An analysis of the Jackson Heart Study found the American College of Cardiology/American Heart Association (ACC/AHA) cardiovascular disease risk algorithm and the Framingham Risk Score were valid and worked well for black adults.
Lead researcher Ervin R. Fox, MD, MPH, of the University of Mississippi Medical Center, and colleagues published their results online in JAMA Cardiology on Feb. 24.
They mentioned that black adults have a higher risk of MI, congestive heart failure, stroke and peripheral arterial disease compared with non-Hispanic white adults.
The longitudinal, community-based Jackson Heart Study enrolled 5,301 black adults from Hinds, Rankin and Madison counties in Mississippi. This analysis included participants who attended their first examination cycle between September 2000 and March 2004.
The median follow-up period was 9.1 years, and the researchers analyzed data from August 2013 to May 2013.
The researchers evaluated the following cardiovascular disease risk factors: age, sex, body mass index, systolic blood pressure, antihypertensive therapy, diabetes status, ratio of fasting total cholesterol to high-density lipoprotein cholesterol, current smoking status and estimated glomerular filtration rate. They also assessed the following circulating biomarkers: adiposity, neurohormonal activation, inflammation, endothelial function, glycemic control and insulin resistance.
The researchers defined a cardiovascular disease event as the first occurrence of MI, fatal coronary heart disease, congestive heart failure and stroke or incident angina or intermittent claudication between the participants’ first visit and Dec. 31, 2011.
The mean age of participants at baseline was 53 years old, while 64.8 percent of participants were female. Men had higher mean values for all of the risk factors except for age and diabetes status.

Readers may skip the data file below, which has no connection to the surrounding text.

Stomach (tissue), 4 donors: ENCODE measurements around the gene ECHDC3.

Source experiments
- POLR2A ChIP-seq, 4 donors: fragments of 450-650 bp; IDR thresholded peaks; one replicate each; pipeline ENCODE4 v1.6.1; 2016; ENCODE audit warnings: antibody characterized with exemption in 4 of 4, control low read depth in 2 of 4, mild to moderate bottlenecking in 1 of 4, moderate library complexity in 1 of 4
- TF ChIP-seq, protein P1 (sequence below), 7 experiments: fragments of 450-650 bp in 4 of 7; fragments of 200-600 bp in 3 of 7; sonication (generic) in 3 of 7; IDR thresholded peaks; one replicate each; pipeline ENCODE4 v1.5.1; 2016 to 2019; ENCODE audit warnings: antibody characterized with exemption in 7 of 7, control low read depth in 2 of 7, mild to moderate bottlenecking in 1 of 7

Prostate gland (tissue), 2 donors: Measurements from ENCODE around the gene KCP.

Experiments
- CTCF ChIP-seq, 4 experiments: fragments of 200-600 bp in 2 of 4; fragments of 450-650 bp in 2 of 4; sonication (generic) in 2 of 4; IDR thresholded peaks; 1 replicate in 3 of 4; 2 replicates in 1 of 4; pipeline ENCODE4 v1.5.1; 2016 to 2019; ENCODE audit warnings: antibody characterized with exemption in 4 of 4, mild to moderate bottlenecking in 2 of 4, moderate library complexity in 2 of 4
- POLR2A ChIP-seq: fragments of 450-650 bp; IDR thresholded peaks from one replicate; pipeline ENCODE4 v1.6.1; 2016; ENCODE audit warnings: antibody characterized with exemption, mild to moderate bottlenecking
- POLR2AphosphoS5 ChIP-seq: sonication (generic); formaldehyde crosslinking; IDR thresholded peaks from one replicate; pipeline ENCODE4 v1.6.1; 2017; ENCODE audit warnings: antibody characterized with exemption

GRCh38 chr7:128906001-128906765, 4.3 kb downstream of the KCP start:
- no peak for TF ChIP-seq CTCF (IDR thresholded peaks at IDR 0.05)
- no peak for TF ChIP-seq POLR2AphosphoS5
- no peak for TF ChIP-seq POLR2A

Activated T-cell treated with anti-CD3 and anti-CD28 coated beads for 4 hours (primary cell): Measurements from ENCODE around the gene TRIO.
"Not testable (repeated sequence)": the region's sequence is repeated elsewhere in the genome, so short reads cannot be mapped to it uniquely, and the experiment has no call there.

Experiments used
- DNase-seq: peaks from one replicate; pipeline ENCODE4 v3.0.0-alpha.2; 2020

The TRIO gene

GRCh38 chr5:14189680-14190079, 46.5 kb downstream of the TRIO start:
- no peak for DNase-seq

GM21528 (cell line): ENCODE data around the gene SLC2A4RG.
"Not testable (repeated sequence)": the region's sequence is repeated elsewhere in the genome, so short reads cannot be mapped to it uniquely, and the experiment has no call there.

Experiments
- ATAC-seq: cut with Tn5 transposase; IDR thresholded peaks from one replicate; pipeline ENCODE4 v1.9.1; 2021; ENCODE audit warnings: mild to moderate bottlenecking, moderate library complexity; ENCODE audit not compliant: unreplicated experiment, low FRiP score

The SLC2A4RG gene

During a follow-up period of up to 10 years, 270 participants (166 women and 104 men) had a first cardiovascular disease event. The researchers mentioned that 92 participants had coronary heart disease, 104 participants had congestive heart failure and 75 participants had stroke.
They tested six models that took into consideration standard risk factors, biomarkers amd measures of subclinical disease and chose two for validation. They mentioned that a model that only incorporated standard risk factors and one that incorporated standard risk factors, blood B-type natriuretic peptide and ankle-brachial index had no improvement compared with the ACC/AHA cardiovascular disease risk algorithm and the Framingham Risk Score.
The study had a few limitations, according to the researchers, including that the validation cohorts were small and yielded few events. They also mentioned that additional studies should identify the comparative accuracy of cardiovascular disease prediction models incorporating standard risk factors, blood biomarkers and measures of subclinical disease in other races/ethnicities.
“Previous risk algorithms were developed in predominantly white populations, and validation in black populations has been limited,” the researchers wrote. “Our findings using the [Jackson Heart Study] data in the present study are valuable because they confirm that current [Framingham Risk Score] and ACC/AHA risk algorithms work well in black individuals and are not easily improved on. A unique risk calculator for blacks may not be necessary.”